I just added an article on Fibonacci cubes to Wikipedia. As the first sentence states, these are graphs that resemble hypercubes but have a Fibonacci number of vertices. Their vertices can be labeled by bitstrings that have no two consecutive one-bits in them, and two vertices are adjacent when their labels differ by one bit.

Something I didn't put in the article, because I didn't find it in any of the published papers I found on these graphs: the Fibonacci cube is the graph of a distributive lattice. If x and y are bitstrings in the Fibonacci cube, the join of x and y can be found by taking their bitwise or in even positions of the bitstring and their bitwise and in odd positions. The meet is the reverse operation, taking the bitwise and in even positions and the bitwise or in odd positions. The top element of the lattice has all ones in the even positions, and the bottom element of the lattice has all ones in the odd positions. And xy in the lattice ordering if x has a 1 in every odd position that y does and a 0 in every even position that y does.

By Birkhoff's representation theorem, this lattice comes from a partial order. This partial order appears to consist of the bitstrings that (1) have a 1 in an even position, and 1's in all nonadjacent odd positions, or (2) have a 0 in an odd position, and 1's in all other odd positions. Its Hasse diagram is a zigzag path:

10010101    00100101    01001001    01010010
       \     /     \     /     \     /     \
      00010101    01000101    01010001    01010100

It's easy to see from this picture that the number of lower sets in the partial order, and therefore the number of elements of the distributive lattice, satisfies the Fibonacci recurrence: the lower sets that include the final element of the zigzag are defined by a zigzag with one fewer element, and the lower sets that don't include it also don't include the element above it and are defined by a zigzag with two fewer elements.

ETA: Stanley has an article on “The Fibonacci Lattice” in a 1975 Fibonacci Quarterly paper. I was hoping it was the same lattice, since he's defining lattices from posets via Birkhoff and he gets a lattice with a Fibonacci number of elements. But it's not the same poset so it's not the same lattice. I've renamed the title of this post to avoid confusion with his paper.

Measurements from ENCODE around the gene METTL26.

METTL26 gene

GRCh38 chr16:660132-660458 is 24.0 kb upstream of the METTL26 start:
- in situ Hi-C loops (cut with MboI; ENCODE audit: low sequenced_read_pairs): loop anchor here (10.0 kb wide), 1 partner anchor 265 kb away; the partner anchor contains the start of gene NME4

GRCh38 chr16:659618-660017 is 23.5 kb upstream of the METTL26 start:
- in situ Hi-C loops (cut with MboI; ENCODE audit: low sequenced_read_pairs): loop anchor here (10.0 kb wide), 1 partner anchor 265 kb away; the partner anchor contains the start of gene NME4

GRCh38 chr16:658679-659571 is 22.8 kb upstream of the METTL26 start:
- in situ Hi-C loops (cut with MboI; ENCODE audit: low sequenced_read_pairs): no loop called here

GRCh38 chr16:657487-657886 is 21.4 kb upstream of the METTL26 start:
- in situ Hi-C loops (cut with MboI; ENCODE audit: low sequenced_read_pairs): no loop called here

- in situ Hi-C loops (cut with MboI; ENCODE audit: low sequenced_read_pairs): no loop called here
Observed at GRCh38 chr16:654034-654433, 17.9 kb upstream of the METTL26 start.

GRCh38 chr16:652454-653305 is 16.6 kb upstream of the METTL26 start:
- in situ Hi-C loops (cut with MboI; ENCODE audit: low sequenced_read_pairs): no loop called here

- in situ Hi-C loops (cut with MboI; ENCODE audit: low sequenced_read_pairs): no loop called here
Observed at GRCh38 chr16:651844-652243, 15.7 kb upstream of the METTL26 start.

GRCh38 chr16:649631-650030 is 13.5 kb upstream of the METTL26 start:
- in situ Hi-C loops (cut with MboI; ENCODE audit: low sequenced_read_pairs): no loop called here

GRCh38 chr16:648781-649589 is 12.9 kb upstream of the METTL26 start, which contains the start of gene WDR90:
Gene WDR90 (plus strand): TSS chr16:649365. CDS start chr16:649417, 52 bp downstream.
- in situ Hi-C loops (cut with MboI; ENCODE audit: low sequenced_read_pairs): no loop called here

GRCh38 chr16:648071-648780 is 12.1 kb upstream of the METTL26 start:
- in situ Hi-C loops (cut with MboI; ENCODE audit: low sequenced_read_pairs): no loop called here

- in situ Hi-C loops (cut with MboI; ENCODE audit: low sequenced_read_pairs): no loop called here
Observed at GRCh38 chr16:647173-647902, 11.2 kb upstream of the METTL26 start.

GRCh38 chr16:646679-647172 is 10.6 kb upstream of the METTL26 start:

ETA2: In arXiv:math.CO/9801066 Jim Propp mentions the lattice of independent sets of a bipartite graph. The zigzag lattice is what you get when you apply this construction to a path graph. In general the poset underlying Propp's lattice is formed by directing the edges of the bipartite graph from one side of the bipartition to the other, which in the case of a path graph results in the zigzag poset.

ETA3: It is Stanley after all. Enumerative Combinatorics, exercise 3.23.


On a different note but one I thought you might be interested in, I just came across this press release about a paper on an efficient algorithm for counting ways to color nodes in a graph. I'd be interested if you could comment on whether it's really as remarkable a discovery as the glowing words in the press release imply.
It's a new exponential algorithm for a problem that previously was solved in exponential time and is unlikely to be solved more quickly than exponential, computing the chromatic polynomial of a graph. What I can't tell from the writeup is whether it's an asymptotic improvement on previously known algorithms for the same problem or whether it's only a practical improvement on the strawman brute force algorithm they used to test it against. The Wikipedia article on the Tutte polynomial (a generalization of the chromatic polynomial that can be used to compute chromatic polynomials) says, of the deletion-contraction method that they compare themselves against, “In practice, branch and bound strategies and graph isomorphism rejection are employed to avoid some recursive calls. This approach works well for graphs that are quite sparse and exhibit many symmetries.” It's not clear whether they used these strategies in their comparison.
it wouldn't be the first time: http://everything2.com/node/1262632
Fascinating, in a watching-the-trainwreck sort of way. But of course physicists do not have a monopoly on bad reinventions of the wheel.
None: Great one!
I came across this blog while searching for something completely different, but I have to say, I'm impressed. I'll definetely subscribe to the RSS feed.